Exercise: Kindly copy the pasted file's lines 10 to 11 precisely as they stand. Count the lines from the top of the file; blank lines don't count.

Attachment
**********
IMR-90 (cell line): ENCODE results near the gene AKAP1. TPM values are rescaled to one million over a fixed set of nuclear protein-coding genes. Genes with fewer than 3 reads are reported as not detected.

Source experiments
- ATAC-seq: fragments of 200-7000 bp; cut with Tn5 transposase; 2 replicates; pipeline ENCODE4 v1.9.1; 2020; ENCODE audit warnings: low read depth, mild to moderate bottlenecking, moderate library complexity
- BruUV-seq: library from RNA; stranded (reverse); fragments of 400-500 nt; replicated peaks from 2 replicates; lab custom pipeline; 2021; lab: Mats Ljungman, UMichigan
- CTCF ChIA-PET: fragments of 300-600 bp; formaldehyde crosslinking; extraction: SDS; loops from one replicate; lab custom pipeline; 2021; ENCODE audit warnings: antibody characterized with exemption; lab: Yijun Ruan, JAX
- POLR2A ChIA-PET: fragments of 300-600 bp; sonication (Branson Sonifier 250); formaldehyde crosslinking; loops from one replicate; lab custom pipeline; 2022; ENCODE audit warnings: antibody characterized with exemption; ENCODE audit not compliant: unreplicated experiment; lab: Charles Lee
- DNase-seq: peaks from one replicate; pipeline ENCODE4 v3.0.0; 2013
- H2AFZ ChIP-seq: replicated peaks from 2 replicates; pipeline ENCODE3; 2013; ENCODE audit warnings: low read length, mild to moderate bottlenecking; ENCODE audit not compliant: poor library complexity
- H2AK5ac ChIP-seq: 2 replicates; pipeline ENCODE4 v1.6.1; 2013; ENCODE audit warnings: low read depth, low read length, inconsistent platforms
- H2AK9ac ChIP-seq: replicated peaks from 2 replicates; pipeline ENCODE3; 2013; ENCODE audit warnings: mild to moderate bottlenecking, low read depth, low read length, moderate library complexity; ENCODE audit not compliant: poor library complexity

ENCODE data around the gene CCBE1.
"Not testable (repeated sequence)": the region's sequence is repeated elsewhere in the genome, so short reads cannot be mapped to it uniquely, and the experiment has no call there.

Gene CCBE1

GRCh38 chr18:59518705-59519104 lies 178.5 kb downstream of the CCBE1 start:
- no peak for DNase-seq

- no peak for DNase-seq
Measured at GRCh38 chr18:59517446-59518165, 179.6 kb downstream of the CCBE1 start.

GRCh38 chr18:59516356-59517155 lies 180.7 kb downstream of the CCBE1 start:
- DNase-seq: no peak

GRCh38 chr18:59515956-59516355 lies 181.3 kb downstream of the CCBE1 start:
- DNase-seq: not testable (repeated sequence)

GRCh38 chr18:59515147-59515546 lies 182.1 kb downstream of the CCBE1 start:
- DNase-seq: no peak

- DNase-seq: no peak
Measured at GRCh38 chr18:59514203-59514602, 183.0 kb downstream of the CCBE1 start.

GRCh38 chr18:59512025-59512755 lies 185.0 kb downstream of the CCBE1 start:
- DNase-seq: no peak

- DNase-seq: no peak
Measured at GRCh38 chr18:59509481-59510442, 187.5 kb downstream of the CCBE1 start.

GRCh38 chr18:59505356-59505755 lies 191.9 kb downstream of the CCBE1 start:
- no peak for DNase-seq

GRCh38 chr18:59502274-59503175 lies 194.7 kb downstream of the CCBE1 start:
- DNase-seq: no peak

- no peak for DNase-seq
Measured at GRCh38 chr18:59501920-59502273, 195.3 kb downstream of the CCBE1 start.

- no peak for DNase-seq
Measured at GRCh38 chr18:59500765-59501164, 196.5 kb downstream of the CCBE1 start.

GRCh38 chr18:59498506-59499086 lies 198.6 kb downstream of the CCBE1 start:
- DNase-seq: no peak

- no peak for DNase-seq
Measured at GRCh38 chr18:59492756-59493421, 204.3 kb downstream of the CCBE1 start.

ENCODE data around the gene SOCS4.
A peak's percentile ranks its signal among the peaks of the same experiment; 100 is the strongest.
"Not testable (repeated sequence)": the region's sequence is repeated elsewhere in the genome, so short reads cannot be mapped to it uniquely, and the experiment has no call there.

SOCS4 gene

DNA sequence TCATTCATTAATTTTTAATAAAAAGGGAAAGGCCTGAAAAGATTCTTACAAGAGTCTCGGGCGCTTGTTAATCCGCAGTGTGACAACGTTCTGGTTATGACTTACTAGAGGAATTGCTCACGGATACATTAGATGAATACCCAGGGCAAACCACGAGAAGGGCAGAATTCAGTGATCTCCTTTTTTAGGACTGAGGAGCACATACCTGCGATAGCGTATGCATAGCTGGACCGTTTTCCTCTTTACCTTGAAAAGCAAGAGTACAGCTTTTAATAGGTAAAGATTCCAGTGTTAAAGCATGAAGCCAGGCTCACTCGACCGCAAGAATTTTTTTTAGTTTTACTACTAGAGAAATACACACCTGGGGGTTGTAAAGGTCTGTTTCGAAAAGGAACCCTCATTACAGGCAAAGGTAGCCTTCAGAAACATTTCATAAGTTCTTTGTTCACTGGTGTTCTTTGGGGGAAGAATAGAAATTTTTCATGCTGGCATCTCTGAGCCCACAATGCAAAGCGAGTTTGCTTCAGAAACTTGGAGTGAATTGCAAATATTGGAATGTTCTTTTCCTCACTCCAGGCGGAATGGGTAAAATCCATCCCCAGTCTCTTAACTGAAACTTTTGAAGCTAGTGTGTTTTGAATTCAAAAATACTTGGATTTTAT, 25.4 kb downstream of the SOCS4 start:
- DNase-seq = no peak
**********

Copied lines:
- H2AK9ac ChIP-seq: replicated peaks from 2 replicates; pipeline ENCODE3; 2013; ENCODE audit warnings: mild to moderate bottlenecking, low read depth, low read length, moderate library complexity; ENCODE audit not compliant: poor library complexity

ENCODE data around the gene CCBE1.